- QDana Parish: Is it getting people durably better? Now that you’ve had a couple years with it, are there patients that have gotten well with it, that were intractable before and now don’t need to come see you every three or six months anymore?
AKenneth Liegner: Yes. But I don’t ever tell them to expect it. Nor do I declare that they are, quote, ‘cured.’ Because I don’t know. All I know is that there’s a subset of those who are treated, but not everybody who seems to get substantially better or well, and where they don’t need to see me for years at a time. So, I think it’s very potent. But again, it has certain toxicities that can be quite serious, even fatal, or resulting in irreversible neurologic injury. So, you have to be judicious with who you use it with. People need to be fully informed. As a clinician, you are obliged to follow them carefully and be vigilant. Usually with some of these complications if you recognize it, you need to stop the drug. And usually, those adverse reactions will reverse. But even then, you can’t say that. You don’t always know that they’re going to reverse. So, it’s tricky. It’s potent, but it has to be used with care, judiciously.
- QDana Parish: I’ve heard some really remarkable stories for sure, some remarkable recovery stories. Early on, when you were first using it, people that were languishing for years, trying different things, were finally improving.
AKenneth Liegner: The thing about it is, it’s as cheap as borscht! I mean, relatively speaking, compared to intravenous Rocephin, which is expensive and inconvenient. It also has risks. To me, it’s just another tool in the toolbox. And you can’t have too many tools. We need more tools in the toolbox.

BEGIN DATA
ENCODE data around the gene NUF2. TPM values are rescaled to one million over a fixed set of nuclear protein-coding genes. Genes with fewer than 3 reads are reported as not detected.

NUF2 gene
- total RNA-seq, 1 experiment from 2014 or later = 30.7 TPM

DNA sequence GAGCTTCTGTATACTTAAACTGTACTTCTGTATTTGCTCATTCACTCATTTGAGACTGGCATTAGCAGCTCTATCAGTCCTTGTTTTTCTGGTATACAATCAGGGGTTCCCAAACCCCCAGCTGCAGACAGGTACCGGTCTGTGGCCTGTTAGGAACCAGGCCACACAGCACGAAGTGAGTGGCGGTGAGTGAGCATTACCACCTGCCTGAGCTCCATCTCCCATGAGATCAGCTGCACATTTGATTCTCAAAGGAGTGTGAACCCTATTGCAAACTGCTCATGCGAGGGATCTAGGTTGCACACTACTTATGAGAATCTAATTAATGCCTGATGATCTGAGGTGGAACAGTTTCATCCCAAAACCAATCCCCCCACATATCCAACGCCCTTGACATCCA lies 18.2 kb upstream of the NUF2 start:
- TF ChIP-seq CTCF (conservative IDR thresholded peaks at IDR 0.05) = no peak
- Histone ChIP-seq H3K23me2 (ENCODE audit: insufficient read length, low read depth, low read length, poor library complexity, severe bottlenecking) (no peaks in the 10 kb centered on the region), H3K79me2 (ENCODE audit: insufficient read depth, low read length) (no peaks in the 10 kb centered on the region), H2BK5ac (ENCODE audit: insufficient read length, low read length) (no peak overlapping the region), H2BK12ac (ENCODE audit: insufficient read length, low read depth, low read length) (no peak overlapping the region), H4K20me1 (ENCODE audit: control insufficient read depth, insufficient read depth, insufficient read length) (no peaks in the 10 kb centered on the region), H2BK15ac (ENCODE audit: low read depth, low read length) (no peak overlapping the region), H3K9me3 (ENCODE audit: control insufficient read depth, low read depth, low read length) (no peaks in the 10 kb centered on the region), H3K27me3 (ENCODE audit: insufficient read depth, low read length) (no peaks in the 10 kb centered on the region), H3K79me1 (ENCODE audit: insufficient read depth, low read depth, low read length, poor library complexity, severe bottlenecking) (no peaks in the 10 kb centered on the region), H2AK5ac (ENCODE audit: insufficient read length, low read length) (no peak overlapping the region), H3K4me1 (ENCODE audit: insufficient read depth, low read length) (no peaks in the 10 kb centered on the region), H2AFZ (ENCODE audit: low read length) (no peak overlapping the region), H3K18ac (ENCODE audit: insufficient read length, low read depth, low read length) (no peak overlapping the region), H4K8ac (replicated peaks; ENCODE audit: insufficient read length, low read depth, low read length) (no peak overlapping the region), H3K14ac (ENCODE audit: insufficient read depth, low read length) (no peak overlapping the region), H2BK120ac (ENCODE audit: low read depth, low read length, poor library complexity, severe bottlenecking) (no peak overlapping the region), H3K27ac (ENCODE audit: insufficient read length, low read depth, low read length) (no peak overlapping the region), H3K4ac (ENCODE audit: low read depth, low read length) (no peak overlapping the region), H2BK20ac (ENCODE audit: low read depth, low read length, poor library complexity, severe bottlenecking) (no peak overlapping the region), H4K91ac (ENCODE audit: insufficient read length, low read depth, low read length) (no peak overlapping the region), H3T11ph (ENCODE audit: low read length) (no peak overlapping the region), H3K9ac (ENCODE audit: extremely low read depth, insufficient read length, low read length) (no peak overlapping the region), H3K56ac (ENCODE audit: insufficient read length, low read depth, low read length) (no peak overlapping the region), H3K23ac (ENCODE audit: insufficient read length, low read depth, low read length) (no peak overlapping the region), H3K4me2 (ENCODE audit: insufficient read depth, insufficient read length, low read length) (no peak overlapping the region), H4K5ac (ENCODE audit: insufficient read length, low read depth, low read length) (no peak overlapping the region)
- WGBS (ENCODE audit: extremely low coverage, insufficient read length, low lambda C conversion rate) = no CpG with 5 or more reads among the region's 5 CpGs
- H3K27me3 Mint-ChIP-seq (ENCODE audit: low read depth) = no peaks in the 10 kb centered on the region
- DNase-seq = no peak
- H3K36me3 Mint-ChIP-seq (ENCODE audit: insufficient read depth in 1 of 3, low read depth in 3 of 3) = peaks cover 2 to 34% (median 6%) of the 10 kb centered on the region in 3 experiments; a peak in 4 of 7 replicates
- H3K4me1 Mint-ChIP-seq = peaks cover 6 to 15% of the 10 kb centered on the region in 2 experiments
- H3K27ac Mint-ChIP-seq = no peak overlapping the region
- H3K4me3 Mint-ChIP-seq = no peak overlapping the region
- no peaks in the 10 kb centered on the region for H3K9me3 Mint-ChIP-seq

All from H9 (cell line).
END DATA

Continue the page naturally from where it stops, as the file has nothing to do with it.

- QDana Parish: But it’s great that you found that, and it’s helped a subset of your patients and other people have gone on and adopted it and have helped some of their patients. We need more innovation of course. But thank you for that. What my hope is now is that all this Long Covid research will inform chronic Lyme. Do you think that might happen? Is there hope on the horizon for chronic Lyme patients? In light of all the awareness now of what a chronic common infection can do?
AKenneth Liegner: I think there’s going to be some synergy there. But I think really in order to solve the problem, you need to acknowledge it for what it is. And that’s why I reiterate it’s important to acknowledge chronic Lyme, the infection. There can be other elements, like neuro autoimmune components for sure. Or maybe even post-infections in some people. But for many people it’s the infection. And if you don’t acknowledge that, then your research for treatment is going to be misaligned. You need to find a way to definitively deal with the infection. And of course, the hope and the goal would be to find something that’s absolutely curative, that eliminates the infection completely—unless you get reinfected—that should be the goal. That should be where the effort should be directed. Also, the other thing that’s important is to have a definitive direct detection test that’s qualitative, as well as semi-quantitative, that can help us to know the status of the infection and also the response to treatment in an objective way. That’s been lacking.
“In the fullness of time, the mainstream handling of chronic Lyme disease will be viewed as one of the most shameful episodes in the history of medicine. Because elements of academic medicine, elements of government, and virtually the entire insurance industry have colluded to deny a disease.”
- QDana Parish: Absolutely. I love this quote. It’s your quote. I remember the first time I read it, I almost fell off my chair because it just says it all. So, I’m going to read it. You said, “In the fullness of time, the mainstream handling of chronic Lyme disease will be viewed as one of the most shameful episodes in the history of medicine. Because elements of academic medicine, elements of government, and virtually the entire insurance industry have colluded to deny a disease.” If that just doesn’t say it all. Nobody could say it better than that. That’s just the truth.
Editor’s note: Any medical information included is based on a personal experience. For questions or concerns regarding health, please consult a doctor or medical professional.